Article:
Jump over the wall while defending in a siege, run over to the siege engine and just murder those guys.  They're AI programmed to focus on the castle and will mostly ignore you until you get very close, keep the siege engine between you and the crowd of guys at the back, they've got bows.  To raise your kill count/survivability, use your own bow on ANYONE with out a shield, head shots are guaranteed at this range.  You can seriously kill like 100+ guys this way, and using this method I've never lost a Siege.  This is pretty much an exploit and will probably be changed in later versions of the game.

  (3)Slant the odds in your favor

  Many things about the battlefield that you can indirectly control give you a significant advantage/disadvantage.  If you use horse archery as much as I do, fighting at night sucks because it's too dark to properly track the flight of your arrows, fighting on very hilly or wooded terrain is awful, since you're running into trees left and right and you can't get up a good gallop, and all your targets keep disappearing behind hills.  Furthermore, if you begin a battle near a body of water there will often be a river on the battlefield, which is death for you on a horse.

  The key is to always decide where and when you fight a battle.  If you discover the enemy in a hilly  or wooded area, make for the plains, if it's late night, keep walking around for a moment or two until dawn or early morning.  The key is party size and speed.  If you have a reasonable number of powerful troops in your party you can keep your party size between 50 and 100. Smaller parties will just run from you, but with a few points in pathfinding (and if you have mounted troops) you should be able to catch them if you really want to. Larger parties will be too slow to catch you but will still follow you like idiots, allowing you to lead them away from sieges or straight into enemy territory where they will be attacked and murdered.

  I get the feeling that a lot of people ignore the skills of spotting and pathfinding, but if you have one or two of your companions specialize in this skill, you gain a distinct advantage over the enemy, as their spotting skills and movement speed never change.

  Final Thoughts:

  I totally agree with the other posters. The M&B controls system has a beautiful, intuitive control system to go along with their mind-bendingly awesome combat system, the only thing is that this system is counter intuitive to the way most FPSs work.  It takes some getting used to but once you do you realize the system is nearly perfect for this game.

  Things like arrow-fall (how much your arrows fall over distance), timing a "bump'n'slash" just right, twisting your guy just right as you strike to get the maximum speed bonus, recognizing the animation that  lets you know a guy is just about to drop his shield, and timing the opponents attacks so that your attack swing starts JUST before his are things you'll just have to feel out for yourself, but as you put in hour after hour in the arena and on the battle field, AND (and this is important) as the battle skills of your character increase, you will get better and better until you're doing things that amaze even yourself.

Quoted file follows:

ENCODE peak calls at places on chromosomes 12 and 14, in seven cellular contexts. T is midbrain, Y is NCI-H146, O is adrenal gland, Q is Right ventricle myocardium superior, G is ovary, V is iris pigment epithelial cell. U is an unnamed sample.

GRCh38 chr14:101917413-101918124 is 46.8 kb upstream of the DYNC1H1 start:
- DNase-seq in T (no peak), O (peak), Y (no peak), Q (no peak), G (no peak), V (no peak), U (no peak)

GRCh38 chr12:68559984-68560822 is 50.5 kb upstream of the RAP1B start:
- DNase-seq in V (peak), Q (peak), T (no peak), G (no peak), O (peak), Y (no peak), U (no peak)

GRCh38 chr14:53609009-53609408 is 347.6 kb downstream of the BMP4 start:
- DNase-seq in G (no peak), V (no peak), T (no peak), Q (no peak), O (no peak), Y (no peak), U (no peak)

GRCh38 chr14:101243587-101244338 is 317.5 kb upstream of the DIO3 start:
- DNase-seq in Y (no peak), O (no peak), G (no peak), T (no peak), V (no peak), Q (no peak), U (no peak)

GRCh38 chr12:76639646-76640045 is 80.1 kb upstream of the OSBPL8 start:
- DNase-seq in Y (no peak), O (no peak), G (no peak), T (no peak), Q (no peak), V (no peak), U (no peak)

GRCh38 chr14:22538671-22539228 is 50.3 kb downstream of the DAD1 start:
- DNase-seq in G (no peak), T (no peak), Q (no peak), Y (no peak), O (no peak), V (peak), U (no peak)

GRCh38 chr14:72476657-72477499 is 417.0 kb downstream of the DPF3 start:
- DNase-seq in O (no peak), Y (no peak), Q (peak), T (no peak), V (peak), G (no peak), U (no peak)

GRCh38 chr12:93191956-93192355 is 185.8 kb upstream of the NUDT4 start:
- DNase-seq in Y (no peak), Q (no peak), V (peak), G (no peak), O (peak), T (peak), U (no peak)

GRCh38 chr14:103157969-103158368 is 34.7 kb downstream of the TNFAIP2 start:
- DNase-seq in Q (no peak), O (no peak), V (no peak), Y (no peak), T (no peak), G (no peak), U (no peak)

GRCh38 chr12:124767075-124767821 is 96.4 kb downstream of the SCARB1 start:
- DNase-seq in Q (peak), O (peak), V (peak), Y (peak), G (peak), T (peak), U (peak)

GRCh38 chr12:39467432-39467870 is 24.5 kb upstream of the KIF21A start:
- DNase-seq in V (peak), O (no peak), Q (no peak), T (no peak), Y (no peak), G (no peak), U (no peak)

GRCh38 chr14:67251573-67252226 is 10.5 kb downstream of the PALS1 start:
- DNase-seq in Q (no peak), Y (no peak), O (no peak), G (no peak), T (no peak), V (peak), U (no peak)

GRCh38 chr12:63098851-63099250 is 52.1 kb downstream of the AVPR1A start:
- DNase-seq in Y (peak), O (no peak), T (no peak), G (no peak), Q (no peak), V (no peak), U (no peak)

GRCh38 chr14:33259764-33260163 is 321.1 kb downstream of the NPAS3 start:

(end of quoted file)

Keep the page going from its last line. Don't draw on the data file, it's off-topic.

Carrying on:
The game makes you feel like you suck at first, but keep at it and you'll get better.  If I could offer just three pieces of general advice they would be: while you are still weak:
  *Stay on your horse
  *Use your troops, this game was designed for you to participate in battles, not win them single handedly.  Having 50 relatively powerful mounted troops around helps  you immensely just because they give the enemy something else to target besides YOU.
  *Focus on your combat skills early in the game, fighting with 10 str, 3 powerstrike/athletics , 93 in single-handed weapons and 45 hp (Normal stats for level 1-5) is COMPLETELY different from 24 str, 8 powerstrike, 250 in single-handed weapons and 60 HP (Normal stats for a fighting-focus character in the mid 20's).

  Remember: There is no level-scaling in this game, you fight the same level enemies whether you're on level 1 or level 50, so the game will only get easier and easier, provided you develop your character properly.
Weapon Master Addendum:

  Your skill with your chosen weapon makes a huge difference in how effective you are with that weapon.  The game punishes you severely for having weapon skills below 90 or so, you swing your weapon or draw your bow VERY slowly, you recover even more slowly, you do pathetic damage and with ranged weapons your reticule closes VERY slowly and then remains open quite a bit so you can only be accurate when the enemy is a few feet away, precisely when you should NOT be using a ranged weapon.

  The good news is: weapon skills go up rather quickly at first, and you can fight very effectively with almost any weapon with a skill of 150 or so, at least You will get normal speed/damage/reticule size/closing speed etc.

  Weapon master is the skill that determines how many points you can put into a skill, and how quickly it improves naturally, it works like this: